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U.S. Embargo Limits Cubans’ Access to Internet, Technology Advancements

Agustin Ramirez, a technician at a mobile repair shop in the Havana district of 10 de Octubre, tried in vain to download a number of apps because of the U.S. embargo on the island.

Ramirez, 33, told Xinhua that the embargo violates the Cubans’ rights to free access to Internet information and data.

“It affects the quality of the service we deliver to our clients,” he said. “In addition, it limits our knowledge about the latest developments in the field of technology.”

Meanwhile, Caridad Diaz, a 45-year-old civil engineer, said that the embargo denies Cubans access to the digital platform Zoom.

“It gets difficult whenever we want to hold an online meeting or video chat with colleagues from across the world,” she said. “It is a U.S. politically-motivated decision.”

The current U.S. administration blocks the island’s access to international optical fiber networks, according to Cuban Deputy Minister of Communications Wilfredo Gonzalez.

“By doing so, the U.S. government violates the rights of Cubans to this service while harming the international connectivity capacity of the country,” said Gonzalez.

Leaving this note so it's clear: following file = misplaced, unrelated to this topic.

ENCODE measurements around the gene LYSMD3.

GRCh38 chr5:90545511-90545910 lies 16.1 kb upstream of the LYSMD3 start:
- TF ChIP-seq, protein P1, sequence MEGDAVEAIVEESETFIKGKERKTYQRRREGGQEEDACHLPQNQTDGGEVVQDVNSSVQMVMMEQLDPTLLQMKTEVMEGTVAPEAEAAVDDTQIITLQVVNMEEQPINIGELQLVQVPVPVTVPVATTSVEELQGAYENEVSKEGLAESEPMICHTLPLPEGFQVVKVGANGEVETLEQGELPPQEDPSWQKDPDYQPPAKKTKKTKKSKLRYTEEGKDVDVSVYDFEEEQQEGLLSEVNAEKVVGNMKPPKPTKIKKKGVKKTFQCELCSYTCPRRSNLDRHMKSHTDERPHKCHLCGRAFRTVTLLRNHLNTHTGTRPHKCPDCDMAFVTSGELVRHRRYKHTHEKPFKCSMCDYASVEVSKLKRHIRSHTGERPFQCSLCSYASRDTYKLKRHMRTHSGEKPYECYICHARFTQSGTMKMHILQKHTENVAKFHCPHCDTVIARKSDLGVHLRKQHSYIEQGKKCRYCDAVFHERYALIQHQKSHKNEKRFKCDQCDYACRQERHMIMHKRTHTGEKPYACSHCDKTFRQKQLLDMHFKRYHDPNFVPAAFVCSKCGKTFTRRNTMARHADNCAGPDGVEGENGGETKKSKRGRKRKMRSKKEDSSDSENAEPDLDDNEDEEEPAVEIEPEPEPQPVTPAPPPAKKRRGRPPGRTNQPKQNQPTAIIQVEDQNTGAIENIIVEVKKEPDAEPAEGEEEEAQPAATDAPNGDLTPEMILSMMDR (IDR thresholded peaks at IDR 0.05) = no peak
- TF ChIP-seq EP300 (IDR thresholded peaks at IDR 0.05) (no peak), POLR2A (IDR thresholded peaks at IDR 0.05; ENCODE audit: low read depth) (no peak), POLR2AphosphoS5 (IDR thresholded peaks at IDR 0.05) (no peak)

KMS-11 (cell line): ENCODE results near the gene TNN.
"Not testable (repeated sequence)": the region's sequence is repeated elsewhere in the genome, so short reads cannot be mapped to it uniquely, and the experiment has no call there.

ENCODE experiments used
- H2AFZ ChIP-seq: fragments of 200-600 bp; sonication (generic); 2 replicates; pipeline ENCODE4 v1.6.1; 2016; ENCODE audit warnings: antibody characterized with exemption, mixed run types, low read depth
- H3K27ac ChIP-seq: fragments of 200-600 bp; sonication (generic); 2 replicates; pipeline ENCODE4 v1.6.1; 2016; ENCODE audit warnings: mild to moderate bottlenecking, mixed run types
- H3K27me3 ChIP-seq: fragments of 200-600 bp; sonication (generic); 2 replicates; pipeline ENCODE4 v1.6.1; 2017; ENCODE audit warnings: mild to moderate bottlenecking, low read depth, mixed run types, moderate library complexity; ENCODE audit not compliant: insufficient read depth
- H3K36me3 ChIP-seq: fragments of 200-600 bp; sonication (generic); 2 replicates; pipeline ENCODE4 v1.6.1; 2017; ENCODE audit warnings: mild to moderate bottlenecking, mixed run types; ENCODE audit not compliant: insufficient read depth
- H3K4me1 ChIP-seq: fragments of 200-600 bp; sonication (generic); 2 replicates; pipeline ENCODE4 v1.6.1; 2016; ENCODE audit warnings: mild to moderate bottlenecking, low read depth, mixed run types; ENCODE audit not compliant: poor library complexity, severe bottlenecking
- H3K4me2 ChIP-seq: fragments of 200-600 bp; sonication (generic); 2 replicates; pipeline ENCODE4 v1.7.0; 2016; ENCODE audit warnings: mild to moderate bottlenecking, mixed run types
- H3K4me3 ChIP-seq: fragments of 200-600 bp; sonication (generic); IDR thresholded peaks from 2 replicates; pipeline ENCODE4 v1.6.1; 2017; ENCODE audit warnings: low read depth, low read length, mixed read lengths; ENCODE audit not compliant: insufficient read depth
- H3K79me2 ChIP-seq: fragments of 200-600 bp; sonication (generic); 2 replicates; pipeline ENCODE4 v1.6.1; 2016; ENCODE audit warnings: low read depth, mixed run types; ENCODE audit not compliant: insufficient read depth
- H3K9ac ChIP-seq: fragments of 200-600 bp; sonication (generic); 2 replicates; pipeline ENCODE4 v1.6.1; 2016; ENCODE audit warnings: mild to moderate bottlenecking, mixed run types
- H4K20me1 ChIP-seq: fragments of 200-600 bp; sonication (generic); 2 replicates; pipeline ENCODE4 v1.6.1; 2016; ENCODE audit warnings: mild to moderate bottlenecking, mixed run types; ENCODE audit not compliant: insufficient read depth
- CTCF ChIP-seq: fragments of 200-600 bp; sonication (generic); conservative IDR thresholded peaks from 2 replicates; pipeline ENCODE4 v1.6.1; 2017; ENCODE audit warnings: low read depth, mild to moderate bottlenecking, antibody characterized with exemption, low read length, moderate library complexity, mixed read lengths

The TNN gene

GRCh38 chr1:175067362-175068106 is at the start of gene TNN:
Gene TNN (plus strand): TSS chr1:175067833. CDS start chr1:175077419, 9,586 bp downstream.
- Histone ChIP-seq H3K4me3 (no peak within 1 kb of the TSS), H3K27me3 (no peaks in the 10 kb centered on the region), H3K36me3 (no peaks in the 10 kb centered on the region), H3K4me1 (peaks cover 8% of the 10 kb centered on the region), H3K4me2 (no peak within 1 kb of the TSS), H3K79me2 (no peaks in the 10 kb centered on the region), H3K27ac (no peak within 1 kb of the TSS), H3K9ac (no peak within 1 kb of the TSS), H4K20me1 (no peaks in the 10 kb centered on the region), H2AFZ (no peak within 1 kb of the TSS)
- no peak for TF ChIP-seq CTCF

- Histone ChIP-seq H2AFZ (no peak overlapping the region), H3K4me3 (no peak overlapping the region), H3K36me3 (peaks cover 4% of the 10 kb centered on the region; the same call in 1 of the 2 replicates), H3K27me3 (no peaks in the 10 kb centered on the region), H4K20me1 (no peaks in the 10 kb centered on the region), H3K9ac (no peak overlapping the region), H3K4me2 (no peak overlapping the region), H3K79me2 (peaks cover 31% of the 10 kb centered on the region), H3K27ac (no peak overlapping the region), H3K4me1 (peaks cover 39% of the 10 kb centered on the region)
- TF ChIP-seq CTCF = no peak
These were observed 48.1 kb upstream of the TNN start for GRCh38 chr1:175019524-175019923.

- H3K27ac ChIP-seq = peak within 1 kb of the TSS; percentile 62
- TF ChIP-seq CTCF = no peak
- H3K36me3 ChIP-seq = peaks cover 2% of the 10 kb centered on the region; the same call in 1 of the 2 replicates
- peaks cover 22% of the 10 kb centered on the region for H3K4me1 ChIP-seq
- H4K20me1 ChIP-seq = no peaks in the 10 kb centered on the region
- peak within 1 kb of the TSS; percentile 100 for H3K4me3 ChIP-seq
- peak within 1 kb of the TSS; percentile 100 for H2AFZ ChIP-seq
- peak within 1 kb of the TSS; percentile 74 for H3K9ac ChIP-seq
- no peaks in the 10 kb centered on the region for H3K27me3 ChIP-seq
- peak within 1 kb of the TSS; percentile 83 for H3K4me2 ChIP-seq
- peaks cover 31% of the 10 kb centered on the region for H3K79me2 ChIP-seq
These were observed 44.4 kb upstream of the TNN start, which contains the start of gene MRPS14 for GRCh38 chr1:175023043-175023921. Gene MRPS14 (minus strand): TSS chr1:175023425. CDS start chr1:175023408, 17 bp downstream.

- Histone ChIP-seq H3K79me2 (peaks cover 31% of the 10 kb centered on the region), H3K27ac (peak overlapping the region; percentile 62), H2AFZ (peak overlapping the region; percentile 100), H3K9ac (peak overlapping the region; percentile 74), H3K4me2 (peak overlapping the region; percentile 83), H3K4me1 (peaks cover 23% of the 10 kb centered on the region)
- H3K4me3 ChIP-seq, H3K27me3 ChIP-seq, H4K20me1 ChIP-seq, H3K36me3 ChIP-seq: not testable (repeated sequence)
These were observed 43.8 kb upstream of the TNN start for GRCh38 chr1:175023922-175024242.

The U.S. embargo also prohibits Cuban telecom company ETECSA from doing business with U.S. internet providers, he said.

Cuba massively extended Internet access in 2015 after opening Wifi hotspots in public areas across the country’s 15 provinces and the Isle of Youth special municipality. In 2018, the island started mobile Internet service.

In addition, more than 70 percent of the country’s 11.2 million population is connected to the Internet, the Cuban Ministry of Communications said.

The U.S. administration should lift all restrictions for Cubans so that they can have easier access to the Internet, said University student Dayron Abreu.

“By limiting Cuban people’s access to different Internet services and platforms, the U.S. government demonstrates one more time they don’t care about the living conditions of Cubans,” he said.